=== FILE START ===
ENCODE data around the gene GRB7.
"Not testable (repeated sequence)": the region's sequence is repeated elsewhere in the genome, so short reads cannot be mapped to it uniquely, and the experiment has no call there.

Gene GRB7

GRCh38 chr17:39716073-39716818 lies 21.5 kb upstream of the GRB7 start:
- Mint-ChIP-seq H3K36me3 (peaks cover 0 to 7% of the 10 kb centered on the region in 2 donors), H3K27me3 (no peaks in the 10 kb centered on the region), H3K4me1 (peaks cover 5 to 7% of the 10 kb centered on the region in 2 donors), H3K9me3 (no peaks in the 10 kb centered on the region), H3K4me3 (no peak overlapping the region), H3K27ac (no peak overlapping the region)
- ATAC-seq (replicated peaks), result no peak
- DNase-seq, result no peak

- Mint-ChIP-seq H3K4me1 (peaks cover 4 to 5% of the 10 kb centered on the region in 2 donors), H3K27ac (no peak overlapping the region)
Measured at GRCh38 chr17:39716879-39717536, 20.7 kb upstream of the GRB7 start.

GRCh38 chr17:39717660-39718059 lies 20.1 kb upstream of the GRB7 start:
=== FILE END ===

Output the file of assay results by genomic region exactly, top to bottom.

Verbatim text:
ENCODE data around the gene GRB7.
"Not testable (repeated sequence)": the region's sequence is repeated elsewhere in the genome, so short reads cannot be mapped to it uniquely, and the experiment has no call there.

Gene GRB7

GRCh38 chr17:39716073-39716818 lies 21.5 kb upstream of the GRB7 start:
- Mint-ChIP-seq H3K36me3 (peaks cover 0 to 7% of the 10 kb centered on the region in 2 donors), H3K27me3 (no peaks in the 10 kb centered on the region), H3K4me1 (peaks cover 5 to 7% of the 10 kb centered on the region in 2 donors), H3K9me3 (no peaks in the 10 kb centered on the region), H3K4me3 (no peak overlapping the region), H3K27ac (no peak overlapping the region)
- ATAC-seq (replicated peaks), result no peak
- DNase-seq, result no peak

- Mint-ChIP-seq H3K4me1 (peaks cover 4 to 5% of the 10 kb centered on the region in 2 donors), H3K27ac (no peak overlapping the region)
Measured at GRCh38 chr17:39716879-39717536, 20.7 kb upstream of the GRB7 start.

GRCh38 chr17:39717660-39718059 lies 20.1 kb upstream of the GRB7 start: